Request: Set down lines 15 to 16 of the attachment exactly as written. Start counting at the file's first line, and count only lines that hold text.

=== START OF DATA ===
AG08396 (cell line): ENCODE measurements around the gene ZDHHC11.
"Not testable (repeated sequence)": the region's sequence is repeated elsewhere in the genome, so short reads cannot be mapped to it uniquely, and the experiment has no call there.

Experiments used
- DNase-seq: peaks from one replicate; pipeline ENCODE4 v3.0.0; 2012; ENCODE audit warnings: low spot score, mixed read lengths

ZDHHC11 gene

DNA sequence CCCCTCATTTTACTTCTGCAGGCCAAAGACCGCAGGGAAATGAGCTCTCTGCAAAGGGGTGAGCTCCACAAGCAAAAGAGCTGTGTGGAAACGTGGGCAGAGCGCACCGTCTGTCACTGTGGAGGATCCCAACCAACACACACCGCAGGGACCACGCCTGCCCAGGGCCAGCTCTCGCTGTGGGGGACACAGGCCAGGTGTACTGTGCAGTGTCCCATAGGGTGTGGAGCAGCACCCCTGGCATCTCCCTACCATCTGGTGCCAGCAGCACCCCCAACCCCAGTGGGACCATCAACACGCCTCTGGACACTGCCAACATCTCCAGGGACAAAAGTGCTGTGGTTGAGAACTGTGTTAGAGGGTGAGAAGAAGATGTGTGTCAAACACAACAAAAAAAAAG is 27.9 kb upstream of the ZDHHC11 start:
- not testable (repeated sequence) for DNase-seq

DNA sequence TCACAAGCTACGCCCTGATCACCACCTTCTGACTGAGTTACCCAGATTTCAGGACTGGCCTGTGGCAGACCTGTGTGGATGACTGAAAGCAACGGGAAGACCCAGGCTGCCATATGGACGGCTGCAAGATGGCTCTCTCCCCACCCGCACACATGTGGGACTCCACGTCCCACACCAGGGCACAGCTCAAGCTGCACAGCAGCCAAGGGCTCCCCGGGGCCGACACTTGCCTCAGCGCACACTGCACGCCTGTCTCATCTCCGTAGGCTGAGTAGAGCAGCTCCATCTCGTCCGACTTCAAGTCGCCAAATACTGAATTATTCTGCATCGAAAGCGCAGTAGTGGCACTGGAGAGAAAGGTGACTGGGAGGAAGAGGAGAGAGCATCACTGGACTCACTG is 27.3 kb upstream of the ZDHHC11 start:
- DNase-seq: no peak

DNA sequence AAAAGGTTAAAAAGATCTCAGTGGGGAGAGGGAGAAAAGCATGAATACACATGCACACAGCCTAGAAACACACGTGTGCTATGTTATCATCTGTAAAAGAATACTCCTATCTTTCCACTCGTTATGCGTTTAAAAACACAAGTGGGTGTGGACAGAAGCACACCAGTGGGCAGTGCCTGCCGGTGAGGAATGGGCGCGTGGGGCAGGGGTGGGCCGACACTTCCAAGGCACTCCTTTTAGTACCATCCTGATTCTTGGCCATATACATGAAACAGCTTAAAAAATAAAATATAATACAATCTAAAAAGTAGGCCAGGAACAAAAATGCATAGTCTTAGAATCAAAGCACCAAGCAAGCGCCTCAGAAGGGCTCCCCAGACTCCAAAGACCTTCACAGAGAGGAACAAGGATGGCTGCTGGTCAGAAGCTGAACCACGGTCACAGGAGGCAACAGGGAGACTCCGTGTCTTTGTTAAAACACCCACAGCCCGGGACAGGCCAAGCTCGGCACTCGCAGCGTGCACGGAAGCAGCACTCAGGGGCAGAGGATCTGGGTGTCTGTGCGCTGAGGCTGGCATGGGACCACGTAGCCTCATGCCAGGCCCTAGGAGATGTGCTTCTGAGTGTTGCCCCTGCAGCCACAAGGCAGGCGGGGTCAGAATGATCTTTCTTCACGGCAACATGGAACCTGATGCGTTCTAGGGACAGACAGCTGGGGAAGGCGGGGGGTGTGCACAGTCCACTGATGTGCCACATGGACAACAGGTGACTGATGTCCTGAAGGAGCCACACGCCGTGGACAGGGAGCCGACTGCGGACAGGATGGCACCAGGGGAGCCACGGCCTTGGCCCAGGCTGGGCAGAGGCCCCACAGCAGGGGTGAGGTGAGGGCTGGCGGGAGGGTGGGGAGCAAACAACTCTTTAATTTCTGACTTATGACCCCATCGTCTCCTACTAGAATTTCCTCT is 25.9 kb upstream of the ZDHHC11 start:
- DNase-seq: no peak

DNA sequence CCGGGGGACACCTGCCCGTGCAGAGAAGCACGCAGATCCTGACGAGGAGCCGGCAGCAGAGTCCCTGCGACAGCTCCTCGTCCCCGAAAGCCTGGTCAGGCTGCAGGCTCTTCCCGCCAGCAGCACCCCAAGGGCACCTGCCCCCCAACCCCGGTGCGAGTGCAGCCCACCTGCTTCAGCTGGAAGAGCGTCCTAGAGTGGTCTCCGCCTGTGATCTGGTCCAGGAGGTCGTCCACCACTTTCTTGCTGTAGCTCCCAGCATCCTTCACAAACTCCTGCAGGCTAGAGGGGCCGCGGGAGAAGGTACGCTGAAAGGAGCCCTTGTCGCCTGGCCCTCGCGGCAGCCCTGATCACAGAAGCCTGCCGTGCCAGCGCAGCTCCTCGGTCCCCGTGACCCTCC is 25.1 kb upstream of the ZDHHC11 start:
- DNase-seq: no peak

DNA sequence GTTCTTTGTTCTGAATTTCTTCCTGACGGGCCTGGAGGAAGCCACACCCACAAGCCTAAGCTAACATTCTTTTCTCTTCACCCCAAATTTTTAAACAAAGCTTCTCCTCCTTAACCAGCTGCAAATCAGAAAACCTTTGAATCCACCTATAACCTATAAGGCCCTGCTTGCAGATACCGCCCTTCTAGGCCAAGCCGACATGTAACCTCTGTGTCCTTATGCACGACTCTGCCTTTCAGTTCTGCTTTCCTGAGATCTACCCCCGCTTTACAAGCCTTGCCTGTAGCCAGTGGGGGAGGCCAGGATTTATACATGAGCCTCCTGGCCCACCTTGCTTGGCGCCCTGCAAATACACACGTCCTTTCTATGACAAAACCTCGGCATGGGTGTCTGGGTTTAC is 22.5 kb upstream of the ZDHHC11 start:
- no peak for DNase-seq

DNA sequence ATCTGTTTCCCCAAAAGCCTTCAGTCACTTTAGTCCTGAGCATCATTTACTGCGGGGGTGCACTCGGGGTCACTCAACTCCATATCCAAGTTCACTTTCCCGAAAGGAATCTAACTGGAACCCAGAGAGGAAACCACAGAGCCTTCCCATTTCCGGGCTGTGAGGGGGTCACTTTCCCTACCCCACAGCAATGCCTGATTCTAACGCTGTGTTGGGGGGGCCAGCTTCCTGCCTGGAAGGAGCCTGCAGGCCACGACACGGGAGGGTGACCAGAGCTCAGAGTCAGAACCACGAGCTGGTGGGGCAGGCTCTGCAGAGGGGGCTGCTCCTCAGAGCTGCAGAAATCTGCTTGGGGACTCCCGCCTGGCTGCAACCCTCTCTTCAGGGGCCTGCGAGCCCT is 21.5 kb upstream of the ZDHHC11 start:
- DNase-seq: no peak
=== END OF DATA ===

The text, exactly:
- no peak for DNase-seq

DNA sequence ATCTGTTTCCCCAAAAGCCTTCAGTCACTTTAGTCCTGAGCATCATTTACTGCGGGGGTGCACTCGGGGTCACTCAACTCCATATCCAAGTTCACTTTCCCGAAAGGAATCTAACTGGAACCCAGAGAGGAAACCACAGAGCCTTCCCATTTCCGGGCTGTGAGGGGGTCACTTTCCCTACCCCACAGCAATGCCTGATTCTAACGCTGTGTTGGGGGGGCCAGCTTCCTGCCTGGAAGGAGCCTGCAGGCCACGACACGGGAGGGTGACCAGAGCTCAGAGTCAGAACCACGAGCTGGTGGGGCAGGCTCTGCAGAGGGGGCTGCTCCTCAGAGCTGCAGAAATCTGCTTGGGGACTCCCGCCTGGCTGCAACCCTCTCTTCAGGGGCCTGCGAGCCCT is 21.5 kb upstream of the ZDHHC11 start: